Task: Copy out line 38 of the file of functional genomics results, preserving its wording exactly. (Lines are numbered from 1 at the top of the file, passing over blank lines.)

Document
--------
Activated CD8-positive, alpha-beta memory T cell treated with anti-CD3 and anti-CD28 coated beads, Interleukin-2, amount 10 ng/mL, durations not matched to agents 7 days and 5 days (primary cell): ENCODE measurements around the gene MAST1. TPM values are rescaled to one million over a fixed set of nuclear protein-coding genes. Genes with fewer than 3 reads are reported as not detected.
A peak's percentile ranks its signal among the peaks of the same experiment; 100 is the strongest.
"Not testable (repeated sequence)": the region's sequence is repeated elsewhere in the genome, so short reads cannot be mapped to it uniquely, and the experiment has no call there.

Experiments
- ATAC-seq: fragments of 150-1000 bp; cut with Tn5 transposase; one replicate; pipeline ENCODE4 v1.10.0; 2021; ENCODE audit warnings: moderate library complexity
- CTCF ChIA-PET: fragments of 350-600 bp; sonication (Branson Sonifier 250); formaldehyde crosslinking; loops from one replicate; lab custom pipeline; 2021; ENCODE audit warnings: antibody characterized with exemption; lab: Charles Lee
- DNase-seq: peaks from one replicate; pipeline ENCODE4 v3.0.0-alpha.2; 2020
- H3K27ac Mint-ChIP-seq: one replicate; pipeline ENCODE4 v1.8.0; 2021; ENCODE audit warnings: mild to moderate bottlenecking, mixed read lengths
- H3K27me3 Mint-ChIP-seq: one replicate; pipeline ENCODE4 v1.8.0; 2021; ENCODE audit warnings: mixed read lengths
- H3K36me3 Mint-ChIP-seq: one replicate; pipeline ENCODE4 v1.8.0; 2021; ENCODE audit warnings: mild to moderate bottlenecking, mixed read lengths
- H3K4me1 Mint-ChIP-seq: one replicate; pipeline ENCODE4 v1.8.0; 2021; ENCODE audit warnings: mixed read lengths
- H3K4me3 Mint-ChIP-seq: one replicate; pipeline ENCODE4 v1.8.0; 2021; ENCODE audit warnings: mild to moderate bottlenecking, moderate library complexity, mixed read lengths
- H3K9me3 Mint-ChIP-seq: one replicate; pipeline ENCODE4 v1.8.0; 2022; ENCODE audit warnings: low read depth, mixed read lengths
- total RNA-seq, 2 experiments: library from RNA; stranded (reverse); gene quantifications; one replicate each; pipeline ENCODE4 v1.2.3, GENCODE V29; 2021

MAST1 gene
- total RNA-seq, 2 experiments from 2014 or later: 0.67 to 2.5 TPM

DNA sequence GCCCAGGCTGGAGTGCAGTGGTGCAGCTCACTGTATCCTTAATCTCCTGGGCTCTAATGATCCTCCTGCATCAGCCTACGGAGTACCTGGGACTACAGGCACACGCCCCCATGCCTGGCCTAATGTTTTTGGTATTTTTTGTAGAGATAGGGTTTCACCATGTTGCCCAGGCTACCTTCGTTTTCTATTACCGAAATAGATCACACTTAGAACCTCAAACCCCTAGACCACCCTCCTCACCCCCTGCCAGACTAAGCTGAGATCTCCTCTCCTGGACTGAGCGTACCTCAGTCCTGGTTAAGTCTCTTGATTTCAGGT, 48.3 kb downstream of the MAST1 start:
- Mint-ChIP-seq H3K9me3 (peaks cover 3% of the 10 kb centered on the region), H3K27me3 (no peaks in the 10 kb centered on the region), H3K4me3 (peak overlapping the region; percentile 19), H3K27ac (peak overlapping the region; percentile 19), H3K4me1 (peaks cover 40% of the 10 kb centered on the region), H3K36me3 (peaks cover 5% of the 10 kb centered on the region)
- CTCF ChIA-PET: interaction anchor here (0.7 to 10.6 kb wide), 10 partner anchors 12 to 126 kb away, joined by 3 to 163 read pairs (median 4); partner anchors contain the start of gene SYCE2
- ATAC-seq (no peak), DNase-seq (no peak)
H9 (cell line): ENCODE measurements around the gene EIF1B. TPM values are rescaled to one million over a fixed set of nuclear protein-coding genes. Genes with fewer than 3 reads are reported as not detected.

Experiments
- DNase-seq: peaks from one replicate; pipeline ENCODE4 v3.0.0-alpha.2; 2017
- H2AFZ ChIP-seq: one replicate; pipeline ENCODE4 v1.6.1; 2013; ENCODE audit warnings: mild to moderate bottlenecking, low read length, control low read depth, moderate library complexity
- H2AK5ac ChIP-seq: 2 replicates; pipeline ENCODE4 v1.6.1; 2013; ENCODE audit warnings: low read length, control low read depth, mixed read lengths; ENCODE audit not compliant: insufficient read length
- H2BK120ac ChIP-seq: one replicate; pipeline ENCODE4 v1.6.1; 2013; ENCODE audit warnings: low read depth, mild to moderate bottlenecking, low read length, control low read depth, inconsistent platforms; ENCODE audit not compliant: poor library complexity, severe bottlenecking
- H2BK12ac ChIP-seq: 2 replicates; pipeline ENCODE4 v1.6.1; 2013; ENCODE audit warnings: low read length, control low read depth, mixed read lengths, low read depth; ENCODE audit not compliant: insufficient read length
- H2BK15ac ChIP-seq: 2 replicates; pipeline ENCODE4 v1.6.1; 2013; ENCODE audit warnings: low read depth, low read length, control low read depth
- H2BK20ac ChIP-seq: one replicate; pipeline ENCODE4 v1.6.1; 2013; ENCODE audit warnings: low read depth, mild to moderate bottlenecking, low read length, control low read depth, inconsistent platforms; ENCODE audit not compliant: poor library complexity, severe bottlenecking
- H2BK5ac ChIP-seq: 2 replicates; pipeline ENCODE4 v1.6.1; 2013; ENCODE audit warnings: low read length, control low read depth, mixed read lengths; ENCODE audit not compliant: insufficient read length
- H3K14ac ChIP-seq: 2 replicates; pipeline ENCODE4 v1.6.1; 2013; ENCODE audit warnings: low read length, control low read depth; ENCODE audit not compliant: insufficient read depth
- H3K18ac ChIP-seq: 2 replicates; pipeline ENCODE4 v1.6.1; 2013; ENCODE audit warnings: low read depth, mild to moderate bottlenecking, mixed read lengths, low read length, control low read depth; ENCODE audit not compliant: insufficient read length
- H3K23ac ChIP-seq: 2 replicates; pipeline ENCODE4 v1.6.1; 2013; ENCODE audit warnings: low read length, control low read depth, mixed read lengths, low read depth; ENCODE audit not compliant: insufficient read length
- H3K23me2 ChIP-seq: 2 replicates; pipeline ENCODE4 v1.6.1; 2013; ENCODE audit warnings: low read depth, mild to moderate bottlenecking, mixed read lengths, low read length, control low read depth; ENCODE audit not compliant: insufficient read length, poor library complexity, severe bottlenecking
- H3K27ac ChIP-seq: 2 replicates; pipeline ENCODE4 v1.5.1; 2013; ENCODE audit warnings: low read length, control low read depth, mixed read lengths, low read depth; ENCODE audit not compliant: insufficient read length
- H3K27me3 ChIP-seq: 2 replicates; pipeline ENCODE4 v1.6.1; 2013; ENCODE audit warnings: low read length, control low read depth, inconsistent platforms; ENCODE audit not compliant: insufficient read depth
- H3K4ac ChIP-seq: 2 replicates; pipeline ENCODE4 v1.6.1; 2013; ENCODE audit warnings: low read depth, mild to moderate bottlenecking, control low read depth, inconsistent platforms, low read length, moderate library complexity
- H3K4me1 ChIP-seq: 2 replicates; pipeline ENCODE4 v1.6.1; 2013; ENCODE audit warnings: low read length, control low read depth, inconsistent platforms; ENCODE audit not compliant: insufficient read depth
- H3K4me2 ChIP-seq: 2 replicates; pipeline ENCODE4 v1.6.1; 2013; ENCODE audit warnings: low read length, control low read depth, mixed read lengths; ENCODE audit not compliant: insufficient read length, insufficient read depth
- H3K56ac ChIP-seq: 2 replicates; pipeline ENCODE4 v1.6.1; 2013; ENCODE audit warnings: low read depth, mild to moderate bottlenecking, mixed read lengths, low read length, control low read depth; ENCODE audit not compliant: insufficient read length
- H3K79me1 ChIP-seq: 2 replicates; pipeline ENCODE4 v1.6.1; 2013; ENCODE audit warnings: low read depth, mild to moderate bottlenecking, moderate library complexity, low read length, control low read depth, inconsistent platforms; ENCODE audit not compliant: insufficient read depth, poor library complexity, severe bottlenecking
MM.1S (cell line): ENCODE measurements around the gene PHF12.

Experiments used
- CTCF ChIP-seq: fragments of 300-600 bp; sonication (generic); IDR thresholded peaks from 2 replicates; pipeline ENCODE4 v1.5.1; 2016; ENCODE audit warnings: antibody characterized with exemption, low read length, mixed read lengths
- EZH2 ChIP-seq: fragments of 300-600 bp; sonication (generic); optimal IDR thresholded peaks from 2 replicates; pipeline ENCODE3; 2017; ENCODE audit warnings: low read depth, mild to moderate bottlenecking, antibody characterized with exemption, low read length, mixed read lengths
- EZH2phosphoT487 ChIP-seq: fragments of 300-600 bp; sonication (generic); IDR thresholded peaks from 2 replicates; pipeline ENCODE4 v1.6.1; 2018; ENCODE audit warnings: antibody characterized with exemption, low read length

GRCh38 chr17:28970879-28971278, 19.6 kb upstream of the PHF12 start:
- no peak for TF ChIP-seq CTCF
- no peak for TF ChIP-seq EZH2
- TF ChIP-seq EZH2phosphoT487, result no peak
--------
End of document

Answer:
- H3K4me1 ChIP-seq: 2 replicates; pipeline ENCODE4 v1.6.1; 2013; ENCODE audit warnings: low read length, control low read depth, inconsistent platforms; ENCODE audit not compliant: insufficient read depth